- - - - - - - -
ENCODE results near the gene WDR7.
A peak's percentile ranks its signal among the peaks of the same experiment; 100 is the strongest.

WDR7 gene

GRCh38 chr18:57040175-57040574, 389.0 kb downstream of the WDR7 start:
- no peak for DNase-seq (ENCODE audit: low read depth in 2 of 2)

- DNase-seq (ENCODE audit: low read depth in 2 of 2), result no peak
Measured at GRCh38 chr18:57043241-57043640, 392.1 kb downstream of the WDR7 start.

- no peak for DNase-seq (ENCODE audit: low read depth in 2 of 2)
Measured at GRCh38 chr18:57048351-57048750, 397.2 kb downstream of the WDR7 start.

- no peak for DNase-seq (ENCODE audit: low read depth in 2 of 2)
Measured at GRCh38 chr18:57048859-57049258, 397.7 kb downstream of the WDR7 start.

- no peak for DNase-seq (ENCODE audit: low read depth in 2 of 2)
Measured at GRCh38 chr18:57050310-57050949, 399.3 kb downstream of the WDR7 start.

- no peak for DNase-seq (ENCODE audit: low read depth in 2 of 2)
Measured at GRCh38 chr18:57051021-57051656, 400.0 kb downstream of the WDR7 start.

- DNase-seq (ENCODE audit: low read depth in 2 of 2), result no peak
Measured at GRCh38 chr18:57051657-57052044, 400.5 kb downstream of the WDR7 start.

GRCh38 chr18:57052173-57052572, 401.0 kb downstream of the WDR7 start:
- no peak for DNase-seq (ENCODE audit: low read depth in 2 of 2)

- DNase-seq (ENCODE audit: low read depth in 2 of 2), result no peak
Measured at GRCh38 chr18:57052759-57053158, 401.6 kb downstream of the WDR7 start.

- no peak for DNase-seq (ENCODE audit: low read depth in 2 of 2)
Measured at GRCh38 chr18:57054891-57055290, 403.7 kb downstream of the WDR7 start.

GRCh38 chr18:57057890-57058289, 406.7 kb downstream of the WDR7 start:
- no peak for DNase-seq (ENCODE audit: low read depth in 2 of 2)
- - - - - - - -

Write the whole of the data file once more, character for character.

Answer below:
ENCODE results near the gene WDR7.
A peak's percentile ranks its signal among the peaks of the same experiment; 100 is the strongest.

WDR7 gene

GRCh38 chr18:57040175-57040574, 389.0 kb downstream of the WDR7 start:
- no peak for DNase-seq (ENCODE audit: low read depth in 2 of 2)

- DNase-seq (ENCODE audit: low read depth in 2 of 2), result no peak
Measured at GRCh38 chr18:57043241-57043640, 392.1 kb downstream of the WDR7 start.

- no peak for DNase-seq (ENCODE audit: low read depth in 2 of 2)
Measured at GRCh38 chr18:57048351-57048750, 397.2 kb downstream of the WDR7 start.

- no peak for DNase-seq (ENCODE audit: low read depth in 2 of 2)
Measured at GRCh38 chr18:57048859-57049258, 397.7 kb downstream of the WDR7 start.

- no peak for DNase-seq (ENCODE audit: low read depth in 2 of 2)
Measured at GRCh38 chr18:57050310-57050949, 399.3 kb downstream of the WDR7 start.

- no peak for DNase-seq (ENCODE audit: low read depth in 2 of 2)
Measured at GRCh38 chr18:57051021-57051656, 400.0 kb downstream of the WDR7 start.

- DNase-seq (ENCODE audit: low read depth in 2 of 2), result no peak
Measured at GRCh38 chr18:57051657-57052044, 400.5 kb downstream of the WDR7 start.

GRCh38 chr18:57052173-57052572, 401.0 kb downstream of the WDR7 start:
- no peak for DNase-seq (ENCODE audit: low read depth in 2 of 2)

- DNase-seq (ENCODE audit: low read depth in 2 of 2), result no peak
Measured at GRCh38 chr18:57052759-57053158, 401.6 kb downstream of the WDR7 start.

- no peak for DNase-seq (ENCODE audit: low read depth in 2 of 2)
Measured at GRCh38 chr18:57054891-57055290, 403.7 kb downstream of the WDR7 start.

GRCh38 chr18:57057890-57058289, 406.7 kb downstream of the WDR7 start:
- no peak for DNase-seq (ENCODE audit: low read depth in 2 of 2)